As the saying goes, “The road to hell is paved with good intentions.” Many IT security professionals have good motives to comply and secure their servers the best way possible. But based on the 2013 Verizon Data Breach Investigations Report (DBIR), data breaches are on the rise, so it’s likely that their actions are missing some element(s) that is leading them down the path to an IT security nightmare.
Taking the right preventative measures is one part of a largely discussed subject, but there is another part of security that gets neglected and can help alleviate these potential disasters — the detection and timely alert of a data breach. Apparently, most IT security teams do not have a plan and/or highly capable software in place to detect and alert them of a data breach, or suspicious activity at all, let alone alert them in real time. How else can you explain why 66 percent of discovered breaches “lie undetected for months …,” not to mention how many are left undetected at all?
In addition, when a company is breached, it’s also most likely that they’re not the ones figuring it out. “Only 13 percent of breaches are discovered by the affected company,” and 34 percent are discovered by a third party, according to the DBIR.
These statistics are perhaps indicative of serious blind spots in what should be a more robust IT secured system, and it should be a warning to IT security professionals around the world to wake up and pay attention to the urgency of better surveillance.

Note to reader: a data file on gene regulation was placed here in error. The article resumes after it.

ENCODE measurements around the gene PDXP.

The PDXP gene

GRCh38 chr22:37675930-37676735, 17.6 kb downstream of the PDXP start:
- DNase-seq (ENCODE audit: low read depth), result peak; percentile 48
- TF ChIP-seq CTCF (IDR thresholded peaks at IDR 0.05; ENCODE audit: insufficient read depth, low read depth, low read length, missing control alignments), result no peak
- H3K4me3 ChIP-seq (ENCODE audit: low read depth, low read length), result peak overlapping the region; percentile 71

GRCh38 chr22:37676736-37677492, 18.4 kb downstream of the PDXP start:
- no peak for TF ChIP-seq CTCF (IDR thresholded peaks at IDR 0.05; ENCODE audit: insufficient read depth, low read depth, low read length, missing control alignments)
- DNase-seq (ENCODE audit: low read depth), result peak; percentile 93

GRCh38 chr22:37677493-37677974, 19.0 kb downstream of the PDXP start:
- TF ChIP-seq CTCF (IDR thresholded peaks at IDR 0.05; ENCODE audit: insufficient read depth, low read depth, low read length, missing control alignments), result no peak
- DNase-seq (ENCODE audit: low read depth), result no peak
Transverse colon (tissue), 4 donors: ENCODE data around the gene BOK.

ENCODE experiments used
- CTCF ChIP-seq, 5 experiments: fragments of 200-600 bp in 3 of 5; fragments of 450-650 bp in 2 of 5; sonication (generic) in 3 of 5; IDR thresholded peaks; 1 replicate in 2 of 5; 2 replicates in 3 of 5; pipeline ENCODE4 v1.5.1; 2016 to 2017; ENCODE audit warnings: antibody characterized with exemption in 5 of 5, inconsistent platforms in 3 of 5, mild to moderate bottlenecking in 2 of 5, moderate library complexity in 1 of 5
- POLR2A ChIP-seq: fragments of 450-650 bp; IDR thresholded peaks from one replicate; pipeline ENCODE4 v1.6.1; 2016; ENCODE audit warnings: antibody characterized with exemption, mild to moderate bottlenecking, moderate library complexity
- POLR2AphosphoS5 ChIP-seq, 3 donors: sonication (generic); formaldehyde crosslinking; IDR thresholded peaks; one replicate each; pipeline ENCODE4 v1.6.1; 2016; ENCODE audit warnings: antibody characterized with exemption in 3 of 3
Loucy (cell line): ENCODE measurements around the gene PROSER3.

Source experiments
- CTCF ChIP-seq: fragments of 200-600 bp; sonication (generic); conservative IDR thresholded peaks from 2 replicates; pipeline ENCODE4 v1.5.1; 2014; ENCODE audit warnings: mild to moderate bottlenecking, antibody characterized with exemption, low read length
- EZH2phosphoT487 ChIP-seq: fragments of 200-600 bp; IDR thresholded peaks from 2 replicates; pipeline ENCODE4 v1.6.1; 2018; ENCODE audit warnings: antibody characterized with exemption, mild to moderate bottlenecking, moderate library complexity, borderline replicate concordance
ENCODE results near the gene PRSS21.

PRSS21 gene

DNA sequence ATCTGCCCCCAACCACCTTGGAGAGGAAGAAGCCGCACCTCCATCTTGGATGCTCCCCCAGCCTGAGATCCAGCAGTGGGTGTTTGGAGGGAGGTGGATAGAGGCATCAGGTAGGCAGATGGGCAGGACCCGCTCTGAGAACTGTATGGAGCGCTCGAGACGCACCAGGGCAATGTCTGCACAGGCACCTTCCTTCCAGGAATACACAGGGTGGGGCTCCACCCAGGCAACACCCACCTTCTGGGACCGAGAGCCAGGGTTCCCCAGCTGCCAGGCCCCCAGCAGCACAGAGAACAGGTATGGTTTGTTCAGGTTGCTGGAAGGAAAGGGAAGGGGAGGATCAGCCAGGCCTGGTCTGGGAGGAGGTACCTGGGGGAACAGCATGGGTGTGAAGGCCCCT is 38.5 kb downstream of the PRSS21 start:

Overall, IT security professionals, no matter what industry, big or small, must reconsider what they think they know, question the full range of their current “safety nets,” and perhaps invest even more in a stronger, all-encompassing user-monitoring software that covers all blind spots (i.e., upgrading SIEMs/log analysis tools, which are limited and cannot capture all apps and cannot, therefore, send alerts to the proper authorities).
If you can’t afford to have your data compromised, then money should not be an issue and no time should be wasted. You may have already been breached, and you don’t even know it.
Gaby Friedlander is the co-founder and CTO of ObserveIT. Gaby has built ObserveIT into the leading provider of user-activity monitoring security auditing solutions for Windows, Unix and Linux platforms. Connect with Gaby on Google+.